A team led by Dr. Olufunmilayo Olopade from the University of Chicago Medical Center found that DCE-MRI every six months worked well for the early detection of invasive breast cancer in this population, finding smaller cancers compared with mammography.
"This is the ultimate goal of breast cancer screening, detecting node-negative, invasive tumors less than 1 cm," said co-author Gregory Karczmar, PhD, also of the University of Chicago, in a statement.
The study included 295 women with a lifetime risk for breast cancer greater than 20%. Of the total cohort, 157 (53%) had one of 11 known breast cancer-related genetic abnormalities; 75 had BRCA1 mutations and 61 had BRCA2 mutations. The women were evaluated by a physician and a genetic counselor, after which they were scheduled for a clinical breast examination, a DCE-MRI exam every six months, and a digital mammogram every 12 months.
Over the course of the study, the researchers performed 2,111 DCE-MRI scans and 1,223 mammograms and found 17 cancers: four ductal carcinomas in situ and 13 early-stage breast cancers. Fifteen of the 17 cancers were found in participants with pathogenic mutations: 11 involved BRCA1, three involved BRCA2, and one involved CDH1. All cancers were smaller than 1 cm.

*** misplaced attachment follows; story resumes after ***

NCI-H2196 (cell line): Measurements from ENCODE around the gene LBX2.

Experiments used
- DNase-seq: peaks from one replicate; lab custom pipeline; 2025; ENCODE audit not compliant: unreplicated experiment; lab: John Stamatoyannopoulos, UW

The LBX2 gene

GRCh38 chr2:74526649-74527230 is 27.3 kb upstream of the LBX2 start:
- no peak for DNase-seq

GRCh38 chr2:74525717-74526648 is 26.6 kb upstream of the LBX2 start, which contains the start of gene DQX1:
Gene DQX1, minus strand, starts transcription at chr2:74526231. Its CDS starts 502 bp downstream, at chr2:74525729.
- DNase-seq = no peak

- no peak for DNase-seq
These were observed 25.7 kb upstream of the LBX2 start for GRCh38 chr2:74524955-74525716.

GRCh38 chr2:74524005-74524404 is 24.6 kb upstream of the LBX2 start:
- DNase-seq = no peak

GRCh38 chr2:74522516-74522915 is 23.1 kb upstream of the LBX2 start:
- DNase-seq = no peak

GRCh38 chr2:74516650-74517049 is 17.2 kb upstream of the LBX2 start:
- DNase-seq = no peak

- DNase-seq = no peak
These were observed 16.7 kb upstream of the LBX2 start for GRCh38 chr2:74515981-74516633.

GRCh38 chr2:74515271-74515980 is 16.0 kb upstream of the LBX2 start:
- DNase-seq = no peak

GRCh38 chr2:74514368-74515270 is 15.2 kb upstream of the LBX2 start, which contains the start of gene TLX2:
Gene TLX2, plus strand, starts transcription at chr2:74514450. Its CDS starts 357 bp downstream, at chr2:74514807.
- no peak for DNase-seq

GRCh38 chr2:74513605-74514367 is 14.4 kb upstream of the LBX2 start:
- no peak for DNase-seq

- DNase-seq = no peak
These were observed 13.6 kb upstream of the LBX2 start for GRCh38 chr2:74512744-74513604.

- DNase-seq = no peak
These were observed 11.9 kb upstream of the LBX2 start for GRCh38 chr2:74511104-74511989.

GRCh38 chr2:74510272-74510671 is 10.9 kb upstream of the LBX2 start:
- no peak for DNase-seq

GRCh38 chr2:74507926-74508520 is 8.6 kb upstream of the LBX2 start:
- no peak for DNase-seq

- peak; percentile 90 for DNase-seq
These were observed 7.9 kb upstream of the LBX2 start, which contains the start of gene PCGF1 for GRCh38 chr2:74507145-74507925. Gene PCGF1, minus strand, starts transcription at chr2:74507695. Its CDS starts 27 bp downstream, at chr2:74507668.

DCE-MRI every six months performed well for the early detection of invasive breast cancer in genomically stratified high-risk women. Image courtesy of Fred Pineda, PhD, University of Chicago Medicine.
The 17 women in whom cancer was found were tracked for a median of 5.3 years, and all are alive and free of systemic disease, the group wrote.
Mammography is effective for most women, Olopade noted. But for those at high risk who are getting a DCE-MRI every six months, "annual mammograms can be eliminated," she said in the release.
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